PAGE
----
We celebrated the 125th anniversary of the club last year with several different events. This club has a great sense of community. The Board and the Masters run the club openly and the communication is great. Many of the members comprise the committees that keep the club running and our club manager is the glue that keeps us together. There is something for everyone here at Deep Run. I find the members to be honest, straightforward and friendly. I have found that if I need something, they always seem to collectively band together and find a way to make it happen. The foxhunting members are a wonderful group of people. They truly enjoy hearing hounds; they love to see them work, which is important to me.

e-Covertside: Name three things you never hunt without.
Richard: My road whip Michael, my St. Hubert’s medal necklace and my hounds! I lost my original St. Hubert’s medal and said to Colleen, my wife, “There is no way I’m hunting without it…. so may I have an early Christmas present?” So now I have a new one!

e-Covertside: What makes your territory unique?
Richard: The country is mixed with a lot of different challenges; it is difficult to get through and can be trappy. We have big woodlands and sometimes the forest seems to swallow me! My background has been hunting in open country with smaller coverts so coming here has been a big change for me. Adapting to hunting in woodlands has helped me to develop my skills as a huntman. We are blessed to have a lot of territory, which is a great advantage, and we are working to continually opening it up. The grey fox seem to be more tolerant to change, while the red are more sensitive.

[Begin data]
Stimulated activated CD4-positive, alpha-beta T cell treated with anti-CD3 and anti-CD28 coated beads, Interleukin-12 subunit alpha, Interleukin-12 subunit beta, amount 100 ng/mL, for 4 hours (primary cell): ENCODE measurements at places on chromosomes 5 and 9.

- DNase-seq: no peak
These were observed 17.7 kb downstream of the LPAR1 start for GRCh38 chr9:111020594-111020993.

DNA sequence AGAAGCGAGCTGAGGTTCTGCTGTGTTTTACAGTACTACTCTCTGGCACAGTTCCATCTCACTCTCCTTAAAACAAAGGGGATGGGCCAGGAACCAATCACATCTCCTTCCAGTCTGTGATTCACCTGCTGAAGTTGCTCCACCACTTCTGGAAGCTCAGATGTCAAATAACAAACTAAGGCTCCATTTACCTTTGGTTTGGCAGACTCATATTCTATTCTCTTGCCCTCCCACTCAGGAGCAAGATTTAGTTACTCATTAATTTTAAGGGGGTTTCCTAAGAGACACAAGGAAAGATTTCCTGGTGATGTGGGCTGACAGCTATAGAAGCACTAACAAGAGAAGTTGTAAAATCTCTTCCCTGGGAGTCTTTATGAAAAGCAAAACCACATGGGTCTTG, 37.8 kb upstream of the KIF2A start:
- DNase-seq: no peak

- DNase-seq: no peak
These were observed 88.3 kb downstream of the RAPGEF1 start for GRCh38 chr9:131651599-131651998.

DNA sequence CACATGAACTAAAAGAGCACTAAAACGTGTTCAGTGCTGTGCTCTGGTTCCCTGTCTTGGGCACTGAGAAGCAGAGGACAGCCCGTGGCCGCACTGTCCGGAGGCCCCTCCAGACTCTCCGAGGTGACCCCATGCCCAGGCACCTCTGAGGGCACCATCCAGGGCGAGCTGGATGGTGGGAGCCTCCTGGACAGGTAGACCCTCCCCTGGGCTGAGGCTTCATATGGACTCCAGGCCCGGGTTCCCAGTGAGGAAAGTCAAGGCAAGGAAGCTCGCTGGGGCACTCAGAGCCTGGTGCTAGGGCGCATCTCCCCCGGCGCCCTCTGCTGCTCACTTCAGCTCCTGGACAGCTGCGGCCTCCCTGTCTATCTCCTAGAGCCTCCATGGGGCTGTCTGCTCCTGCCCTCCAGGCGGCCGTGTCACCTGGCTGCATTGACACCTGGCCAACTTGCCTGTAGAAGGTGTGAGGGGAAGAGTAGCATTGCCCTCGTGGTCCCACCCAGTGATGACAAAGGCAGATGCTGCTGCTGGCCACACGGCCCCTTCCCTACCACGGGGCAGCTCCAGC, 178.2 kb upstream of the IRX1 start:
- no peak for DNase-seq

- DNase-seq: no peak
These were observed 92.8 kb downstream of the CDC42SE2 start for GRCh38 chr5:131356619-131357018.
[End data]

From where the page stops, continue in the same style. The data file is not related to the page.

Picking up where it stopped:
One of the biggest challenges here is the large population of deer hunters who hunt with hounds. Game gets so much pressure; not just from us, but from other hunters. The positive to this is that we are surrounded by a population of people who love hunting with dogs.

e-Covertside: What are your future goals for the pack?
Richard: Like I said, they’re young. I want to keep developing them and improving their abilities in the field. In our country their independence is important while still working as a pack. There are times where I cannot physically be with them, so when they come to a check, they need to know how to figure it out for themselves. Instilling confidence in them is a priority.

e-Covertside: What accomplishment are you most proud of from your time at Deep Run thus far?
Richard: No question, my proudest moment was the first day we caught a coyote. It was the first coyote of my career and the first coyote in the history of DRH. I could feel hounds improving and reaching this pinnacle….the time was close as the previous hunt they had rocked and rolled on a coyote but did not account for it. This day, hounds locked in and ran for an hour and forty-five minutes and caught him. I was so proud.

e-Covertside: Do you have hobbies/interests outside of hunting?
Richard: A good glass of wine and a soccer game. Football, really, but Colleen calls it soccer. It’s hard to keep up with teams, so I don’t really have a favorite anymore, but I love to watch a game and enjoy it when I can.